The planned closed-loop management system in China, the IOC said, would encompass “all areas related to the Games, including arrival and departure, transport, accommodation, catering, competitions and ceremonies. ‘opening and closing’.
The IOC statement suggested that no one inside the system would be allowed to exit for any reason: “In the closed loop, participants will only be allowed to move between venues related to the Games. for training, competitions and work. A transport system dedicated to the Games will be put in place.
Those in the bubble will also be subjected to daily coronavirus tests.
Beijing’s 2022 vaccination requirement – or its almost unthinkable alternative of three weeks alone in quarantine for athletes on the eve of the Games – also represents an unprecedented step during this pandemic. No major sports league in the world has a mandate that all competitors be vaccinated or undergo a similar period of isolation of several weeks, most likely without access to training, before being allowed to compete. The IOC said on Wednesday that all vaccines recognized by the World Health Organization would be accepted and that athletes seeking medical exemptions would have their individual cases “considered”.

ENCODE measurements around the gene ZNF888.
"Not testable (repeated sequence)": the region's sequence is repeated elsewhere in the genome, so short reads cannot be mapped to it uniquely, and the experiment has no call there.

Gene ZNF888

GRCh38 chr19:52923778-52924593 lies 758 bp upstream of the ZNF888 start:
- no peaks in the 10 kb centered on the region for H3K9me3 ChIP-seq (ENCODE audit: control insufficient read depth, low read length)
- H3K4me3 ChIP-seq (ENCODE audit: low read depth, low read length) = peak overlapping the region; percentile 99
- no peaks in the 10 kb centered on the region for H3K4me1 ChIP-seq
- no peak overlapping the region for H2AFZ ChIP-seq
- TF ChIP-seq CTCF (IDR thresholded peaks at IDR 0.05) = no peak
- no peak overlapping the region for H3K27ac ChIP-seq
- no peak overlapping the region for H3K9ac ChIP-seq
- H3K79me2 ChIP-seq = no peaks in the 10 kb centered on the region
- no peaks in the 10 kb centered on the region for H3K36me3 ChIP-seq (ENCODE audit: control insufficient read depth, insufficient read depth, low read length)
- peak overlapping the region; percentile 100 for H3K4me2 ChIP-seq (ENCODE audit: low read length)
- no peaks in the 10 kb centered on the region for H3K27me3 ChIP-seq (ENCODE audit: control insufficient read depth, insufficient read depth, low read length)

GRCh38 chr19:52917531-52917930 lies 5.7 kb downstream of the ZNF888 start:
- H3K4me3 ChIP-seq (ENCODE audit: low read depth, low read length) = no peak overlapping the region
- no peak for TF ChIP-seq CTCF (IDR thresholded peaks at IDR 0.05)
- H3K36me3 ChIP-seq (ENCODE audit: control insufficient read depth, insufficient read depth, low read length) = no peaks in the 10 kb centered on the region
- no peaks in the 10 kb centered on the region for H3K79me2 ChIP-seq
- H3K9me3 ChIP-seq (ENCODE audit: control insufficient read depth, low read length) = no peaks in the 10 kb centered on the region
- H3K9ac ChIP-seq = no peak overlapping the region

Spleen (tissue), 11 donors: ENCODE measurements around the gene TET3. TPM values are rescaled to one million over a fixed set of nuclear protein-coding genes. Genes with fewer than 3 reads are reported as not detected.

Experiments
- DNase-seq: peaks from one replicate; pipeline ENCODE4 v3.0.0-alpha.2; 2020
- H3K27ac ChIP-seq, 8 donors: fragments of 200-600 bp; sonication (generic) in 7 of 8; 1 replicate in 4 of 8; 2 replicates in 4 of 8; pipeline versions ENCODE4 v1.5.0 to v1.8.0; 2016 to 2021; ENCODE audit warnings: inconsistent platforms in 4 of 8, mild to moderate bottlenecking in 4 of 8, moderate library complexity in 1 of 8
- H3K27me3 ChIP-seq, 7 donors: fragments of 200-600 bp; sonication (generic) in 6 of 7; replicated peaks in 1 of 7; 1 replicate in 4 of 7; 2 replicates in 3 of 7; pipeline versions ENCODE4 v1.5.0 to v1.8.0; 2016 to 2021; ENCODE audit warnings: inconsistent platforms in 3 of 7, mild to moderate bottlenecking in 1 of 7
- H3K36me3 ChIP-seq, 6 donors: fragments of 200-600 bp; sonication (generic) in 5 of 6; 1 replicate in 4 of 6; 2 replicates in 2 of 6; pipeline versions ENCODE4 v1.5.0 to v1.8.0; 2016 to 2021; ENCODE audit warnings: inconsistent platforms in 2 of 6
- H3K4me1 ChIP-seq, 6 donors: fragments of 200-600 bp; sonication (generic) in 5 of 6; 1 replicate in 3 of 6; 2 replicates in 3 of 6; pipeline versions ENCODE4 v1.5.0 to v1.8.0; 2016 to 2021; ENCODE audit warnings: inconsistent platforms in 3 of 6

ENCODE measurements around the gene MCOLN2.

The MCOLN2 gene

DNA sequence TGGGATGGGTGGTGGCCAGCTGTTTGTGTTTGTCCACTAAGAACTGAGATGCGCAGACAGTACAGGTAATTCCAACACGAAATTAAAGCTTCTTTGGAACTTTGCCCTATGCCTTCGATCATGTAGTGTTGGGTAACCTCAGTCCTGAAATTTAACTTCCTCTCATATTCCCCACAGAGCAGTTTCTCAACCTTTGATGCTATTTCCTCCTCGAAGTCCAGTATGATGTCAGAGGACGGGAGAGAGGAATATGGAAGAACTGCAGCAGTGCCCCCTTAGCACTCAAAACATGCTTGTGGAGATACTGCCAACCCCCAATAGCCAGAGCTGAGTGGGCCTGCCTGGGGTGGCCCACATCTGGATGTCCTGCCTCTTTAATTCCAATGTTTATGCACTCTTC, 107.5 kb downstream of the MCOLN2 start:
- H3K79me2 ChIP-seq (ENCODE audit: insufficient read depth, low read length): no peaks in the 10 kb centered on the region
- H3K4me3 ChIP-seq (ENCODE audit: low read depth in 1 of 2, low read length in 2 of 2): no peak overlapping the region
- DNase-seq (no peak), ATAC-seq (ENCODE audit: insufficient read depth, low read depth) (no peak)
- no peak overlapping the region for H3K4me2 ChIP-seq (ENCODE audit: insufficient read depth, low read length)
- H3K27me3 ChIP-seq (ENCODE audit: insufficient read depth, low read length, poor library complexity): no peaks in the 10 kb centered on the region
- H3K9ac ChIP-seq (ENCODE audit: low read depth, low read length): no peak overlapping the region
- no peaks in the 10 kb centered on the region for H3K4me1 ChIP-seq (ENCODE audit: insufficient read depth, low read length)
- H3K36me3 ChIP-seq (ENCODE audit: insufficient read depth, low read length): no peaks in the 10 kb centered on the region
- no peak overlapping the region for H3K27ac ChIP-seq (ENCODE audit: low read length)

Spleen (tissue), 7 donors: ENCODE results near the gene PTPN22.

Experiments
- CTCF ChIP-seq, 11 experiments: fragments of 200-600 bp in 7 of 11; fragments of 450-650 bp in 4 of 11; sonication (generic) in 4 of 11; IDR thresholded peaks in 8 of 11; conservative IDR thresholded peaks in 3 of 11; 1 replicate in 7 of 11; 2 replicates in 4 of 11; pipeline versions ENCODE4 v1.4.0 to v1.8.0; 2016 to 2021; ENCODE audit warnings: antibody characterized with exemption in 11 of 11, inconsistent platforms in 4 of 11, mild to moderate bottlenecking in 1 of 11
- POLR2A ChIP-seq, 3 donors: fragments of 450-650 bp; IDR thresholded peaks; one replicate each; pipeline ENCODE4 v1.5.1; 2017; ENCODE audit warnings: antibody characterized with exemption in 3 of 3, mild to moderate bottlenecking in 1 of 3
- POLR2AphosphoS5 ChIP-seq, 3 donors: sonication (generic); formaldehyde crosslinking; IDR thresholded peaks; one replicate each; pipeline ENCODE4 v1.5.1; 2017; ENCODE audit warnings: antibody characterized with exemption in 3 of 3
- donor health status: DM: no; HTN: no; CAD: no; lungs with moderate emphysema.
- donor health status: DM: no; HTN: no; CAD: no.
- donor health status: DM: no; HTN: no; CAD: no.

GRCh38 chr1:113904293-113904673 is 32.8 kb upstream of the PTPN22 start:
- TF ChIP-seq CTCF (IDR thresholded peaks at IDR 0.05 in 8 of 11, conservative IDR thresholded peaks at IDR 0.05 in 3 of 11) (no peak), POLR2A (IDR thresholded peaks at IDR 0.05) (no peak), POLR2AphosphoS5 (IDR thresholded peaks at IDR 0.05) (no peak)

Many of the world’s top athletes are still unvaccinated, and it remains to be seen how many potential Olympians will decide to skip the Beijing Games or undergo a three-week quarantine rather than agree to the vaccination in order to access the Games. America’s athletes are already facing their own vaccination mandate: Last week, the United States Olympic and Paralympic Committee announced that all of its athletes would need to be vaccinated by December 1 if they hoped to represent the United States. delegation next year to China.
Another departure from the Tokyo Games, where fans have been banned entirely, spectators will be allowed to visit competition venues in Beijing to some extent. But, according to the IOC, tickets will be limited to those residing in mainland China “who meet the requirements of COVID-19 countermeasures.” Details of those requirements, the organization said, were still under discussion.